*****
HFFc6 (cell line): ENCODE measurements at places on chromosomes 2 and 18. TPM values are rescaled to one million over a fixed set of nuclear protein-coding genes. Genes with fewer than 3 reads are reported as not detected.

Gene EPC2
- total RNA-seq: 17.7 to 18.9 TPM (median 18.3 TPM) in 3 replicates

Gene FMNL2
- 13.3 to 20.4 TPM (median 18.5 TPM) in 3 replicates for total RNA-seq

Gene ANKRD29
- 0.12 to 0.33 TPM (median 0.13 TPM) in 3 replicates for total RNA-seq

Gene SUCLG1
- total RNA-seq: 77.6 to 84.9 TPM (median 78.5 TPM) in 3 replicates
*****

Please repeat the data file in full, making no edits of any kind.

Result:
HFFc6 (cell line): ENCODE measurements at places on chromosomes 2 and 18. TPM values are rescaled to one million over a fixed set of nuclear protein-coding genes. Genes with fewer than 3 reads are reported as not detected.

Gene EPC2
- total RNA-seq: 17.7 to 18.9 TPM (median 18.3 TPM) in 3 replicates

Gene FMNL2
- 13.3 to 20.4 TPM (median 18.5 TPM) in 3 replicates for total RNA-seq

Gene ANKRD29
- 0.12 to 0.33 TPM (median 0.13 TPM) in 3 replicates for total RNA-seq

Gene SUCLG1
- total RNA-seq: 77.6 to 84.9 TPM (median 78.5 TPM) in 3 replicates